United Way of Pennsylvania, United Way of Bucks County and ReadyNation recently released a report, which found that solving the nation’s child care crisis holds the key in bringing women back into the workforce and repairing the pandemic’s damage to the economy.
The report, “Female Labor Force Participation Is Key to PA’s Economic Recovery,” represents data showing that the COVID-19 pandemic disproportionately impacted women’s employment. According to the report, in the first quarter of 2021, female workforce participation nationwide was at its lowest rate in more than 30 years.
In Pennsylvania, unemployment insurance claims were higher for women than for men from January 2020 to January 2021, peaking at 22.3 percent (vs. 19.3 percent for men). More than four times as many Pennsylvania women were unemployed in December 2020 than in December 2019. Female workforce participation is not expected to fully rebound to pre-pandemic levels until late 2024.
Cited in the report, a March 2021 survey by the United Way of Pennsylvania’s ALICE (Asset Limited, Income Constrained, Employed) project described the impact that child care concerns had on the state’s working families.
The vast majority of families (82 percent ALICE; 79 percent non-ALICE) reported some concern with child care due to the pandemic. Nearly half (45 percent) of all families with children had to adjust their work lives to accommodate child care needs. Among families below the ALICE threshold, more than half (57 percent) reduced their work hours or left their jobs completely.
The ReadyNation report was released in conjunction with a virtual event, hosted by United Way of Bucks County. The video of the panel discussion is available here. The speakers at the event, Working Women UNITED for Child Care, included:
– Jeane Vidoni, President & CEO, Penn Community Bank
– Tiffany Thomas-Smith, Senior Partner/Owner, The Thomas-Smith Firm
– Valerie Hamilton, Director, Children of God Educational Services, LLC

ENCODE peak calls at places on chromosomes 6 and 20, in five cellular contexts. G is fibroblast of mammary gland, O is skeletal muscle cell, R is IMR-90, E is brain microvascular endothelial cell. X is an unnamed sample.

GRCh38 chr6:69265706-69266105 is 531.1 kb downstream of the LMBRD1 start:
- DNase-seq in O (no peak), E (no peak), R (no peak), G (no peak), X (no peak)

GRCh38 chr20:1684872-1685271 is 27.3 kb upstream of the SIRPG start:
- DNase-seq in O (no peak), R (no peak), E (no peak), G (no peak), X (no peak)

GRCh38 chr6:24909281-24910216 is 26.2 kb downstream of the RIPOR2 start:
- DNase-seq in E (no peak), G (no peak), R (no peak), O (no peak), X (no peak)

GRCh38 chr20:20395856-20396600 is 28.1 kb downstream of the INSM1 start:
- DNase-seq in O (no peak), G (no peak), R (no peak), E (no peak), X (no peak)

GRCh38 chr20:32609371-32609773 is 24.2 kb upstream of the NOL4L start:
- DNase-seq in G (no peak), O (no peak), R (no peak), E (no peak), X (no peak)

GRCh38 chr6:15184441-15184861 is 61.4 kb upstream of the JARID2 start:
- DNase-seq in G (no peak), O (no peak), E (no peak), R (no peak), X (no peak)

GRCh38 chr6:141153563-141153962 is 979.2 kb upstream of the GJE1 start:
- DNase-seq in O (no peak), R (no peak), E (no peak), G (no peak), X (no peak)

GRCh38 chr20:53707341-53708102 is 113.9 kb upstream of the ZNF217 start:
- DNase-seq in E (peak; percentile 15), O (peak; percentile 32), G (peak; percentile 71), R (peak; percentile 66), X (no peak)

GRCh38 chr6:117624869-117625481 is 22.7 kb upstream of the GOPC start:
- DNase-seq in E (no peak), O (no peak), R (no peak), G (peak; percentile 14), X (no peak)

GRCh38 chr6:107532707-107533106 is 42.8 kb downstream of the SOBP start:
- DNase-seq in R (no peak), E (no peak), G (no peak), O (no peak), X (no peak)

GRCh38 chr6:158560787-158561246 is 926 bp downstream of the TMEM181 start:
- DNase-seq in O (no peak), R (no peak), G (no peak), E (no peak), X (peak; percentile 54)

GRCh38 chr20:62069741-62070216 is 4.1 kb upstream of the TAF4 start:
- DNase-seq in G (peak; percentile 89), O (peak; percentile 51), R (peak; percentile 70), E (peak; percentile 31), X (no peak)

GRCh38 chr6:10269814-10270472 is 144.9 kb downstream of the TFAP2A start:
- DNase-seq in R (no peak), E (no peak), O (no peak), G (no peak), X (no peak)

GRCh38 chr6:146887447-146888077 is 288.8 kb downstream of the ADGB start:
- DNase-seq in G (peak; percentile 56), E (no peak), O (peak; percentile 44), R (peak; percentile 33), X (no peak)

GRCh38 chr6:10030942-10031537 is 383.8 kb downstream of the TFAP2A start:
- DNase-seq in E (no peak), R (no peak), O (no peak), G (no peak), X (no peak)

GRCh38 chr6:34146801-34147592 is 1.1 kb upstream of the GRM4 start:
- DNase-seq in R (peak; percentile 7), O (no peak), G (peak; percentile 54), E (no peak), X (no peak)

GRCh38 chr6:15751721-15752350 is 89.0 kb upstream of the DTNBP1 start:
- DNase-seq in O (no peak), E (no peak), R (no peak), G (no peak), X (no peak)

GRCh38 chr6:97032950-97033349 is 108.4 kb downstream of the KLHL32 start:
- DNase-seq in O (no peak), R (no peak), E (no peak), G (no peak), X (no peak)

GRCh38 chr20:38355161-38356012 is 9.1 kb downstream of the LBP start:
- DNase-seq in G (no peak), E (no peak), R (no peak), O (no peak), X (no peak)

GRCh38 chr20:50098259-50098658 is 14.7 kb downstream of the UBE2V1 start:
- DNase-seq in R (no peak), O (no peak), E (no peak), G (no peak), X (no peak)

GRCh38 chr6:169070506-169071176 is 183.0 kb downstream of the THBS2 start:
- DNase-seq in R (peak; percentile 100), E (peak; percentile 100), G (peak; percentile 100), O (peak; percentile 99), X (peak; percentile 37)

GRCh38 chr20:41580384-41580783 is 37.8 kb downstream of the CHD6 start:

– Marissa Christie, President & CEO, United Way of Bucks County
– Candi Guerrero, Director of Education, United Way of Bucks County
– Local mothers who are subject matter experts with lived experience
“Employees’ struggles with child care during the pandemic have certainly impacted the operations of many businesses,” said Vidoni. “In fact, a survey by the PA Chamber showed that more than half of employers that lost employees during the pandemic attributed the loss to child care issues. Child care is a persistent, ongoing problem that needs our immediate attention if our economic recovery is to continue.”
The panel conversation touched on the current challenges facing the child care sector. According to a study conducted by partners of the Start Strong PA Campaign last month, 92 percent of Pennsylvania child care programs are facing staffing shortages. This is resulting in more than half of child care programs having closed one or more classrooms. Statewide, that leaves about 26,000 kids on current waiting lists.
Participants noted that recently-released federal child care pandemic relief funds will help stabilize the current system and prevent more closures, but cautioned that ongoing investments are needed to address systemic issues like low staff wages, low reimbursement rates for providers participating in the subsidized child care program, and the shortage of high-quality care options for working families.
“It is common knowledge that working mothers have been disproportionately impacted by COVID,” said Christie. “It is common knowledge that filling essential jobs benefits us all. That means it’s common sense that we come together, united, to address the child care crisis and return women to work.”